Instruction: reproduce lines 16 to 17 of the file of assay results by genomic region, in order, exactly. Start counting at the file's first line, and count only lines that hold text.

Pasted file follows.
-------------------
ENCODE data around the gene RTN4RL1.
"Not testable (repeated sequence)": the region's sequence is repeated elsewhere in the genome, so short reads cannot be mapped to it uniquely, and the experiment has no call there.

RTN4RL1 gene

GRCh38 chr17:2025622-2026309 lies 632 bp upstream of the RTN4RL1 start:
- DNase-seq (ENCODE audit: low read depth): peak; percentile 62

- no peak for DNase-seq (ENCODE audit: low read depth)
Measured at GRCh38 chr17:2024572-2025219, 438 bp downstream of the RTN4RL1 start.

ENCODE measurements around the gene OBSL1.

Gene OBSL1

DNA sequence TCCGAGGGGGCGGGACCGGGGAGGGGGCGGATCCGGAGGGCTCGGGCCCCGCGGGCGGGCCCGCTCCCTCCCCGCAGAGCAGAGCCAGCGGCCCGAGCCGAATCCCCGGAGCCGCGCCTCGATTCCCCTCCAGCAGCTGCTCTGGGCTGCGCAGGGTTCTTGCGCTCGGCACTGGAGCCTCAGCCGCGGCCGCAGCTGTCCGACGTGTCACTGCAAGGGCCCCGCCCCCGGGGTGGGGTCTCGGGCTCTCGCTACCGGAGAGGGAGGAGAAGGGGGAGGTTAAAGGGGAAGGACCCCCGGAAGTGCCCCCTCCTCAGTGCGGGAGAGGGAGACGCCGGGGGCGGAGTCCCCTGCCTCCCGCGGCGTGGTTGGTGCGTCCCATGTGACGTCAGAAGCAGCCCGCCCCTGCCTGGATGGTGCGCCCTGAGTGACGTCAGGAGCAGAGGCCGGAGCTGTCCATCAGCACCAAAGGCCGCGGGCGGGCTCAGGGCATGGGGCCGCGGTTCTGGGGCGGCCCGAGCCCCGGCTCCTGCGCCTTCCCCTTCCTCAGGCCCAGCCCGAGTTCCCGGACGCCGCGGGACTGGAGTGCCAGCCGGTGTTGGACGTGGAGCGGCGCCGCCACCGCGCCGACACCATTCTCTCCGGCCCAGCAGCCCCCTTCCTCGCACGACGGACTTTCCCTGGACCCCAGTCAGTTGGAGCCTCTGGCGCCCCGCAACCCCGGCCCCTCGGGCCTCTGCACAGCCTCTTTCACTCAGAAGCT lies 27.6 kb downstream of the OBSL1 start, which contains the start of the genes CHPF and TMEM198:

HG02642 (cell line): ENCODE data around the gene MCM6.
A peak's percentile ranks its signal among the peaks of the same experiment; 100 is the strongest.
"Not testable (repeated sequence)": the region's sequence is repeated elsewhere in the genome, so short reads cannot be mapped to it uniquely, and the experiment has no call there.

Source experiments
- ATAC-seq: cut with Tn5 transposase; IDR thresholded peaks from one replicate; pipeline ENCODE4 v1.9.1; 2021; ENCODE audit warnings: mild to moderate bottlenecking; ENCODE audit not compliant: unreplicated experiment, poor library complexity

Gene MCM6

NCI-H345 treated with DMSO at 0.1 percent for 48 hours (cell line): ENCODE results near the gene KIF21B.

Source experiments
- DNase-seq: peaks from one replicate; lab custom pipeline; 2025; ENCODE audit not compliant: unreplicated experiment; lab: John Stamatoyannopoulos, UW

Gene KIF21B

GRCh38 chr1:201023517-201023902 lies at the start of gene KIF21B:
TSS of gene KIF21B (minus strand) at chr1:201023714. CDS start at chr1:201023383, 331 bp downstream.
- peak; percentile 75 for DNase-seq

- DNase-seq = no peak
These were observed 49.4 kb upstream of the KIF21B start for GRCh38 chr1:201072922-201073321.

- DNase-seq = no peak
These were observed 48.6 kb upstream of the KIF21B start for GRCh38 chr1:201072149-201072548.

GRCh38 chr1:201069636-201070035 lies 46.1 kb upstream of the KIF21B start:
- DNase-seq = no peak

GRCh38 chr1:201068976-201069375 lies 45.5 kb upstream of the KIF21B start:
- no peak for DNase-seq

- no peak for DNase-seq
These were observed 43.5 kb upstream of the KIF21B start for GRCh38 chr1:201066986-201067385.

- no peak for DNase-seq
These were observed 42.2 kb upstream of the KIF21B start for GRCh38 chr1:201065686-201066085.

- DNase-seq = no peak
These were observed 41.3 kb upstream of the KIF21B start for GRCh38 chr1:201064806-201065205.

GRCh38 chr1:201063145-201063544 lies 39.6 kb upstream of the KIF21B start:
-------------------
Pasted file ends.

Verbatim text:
Gene MCM6

NCI-H345 treated with DMSO at 0.1 percent for 48 hours (cell line): ENCODE results near the gene KIF21B.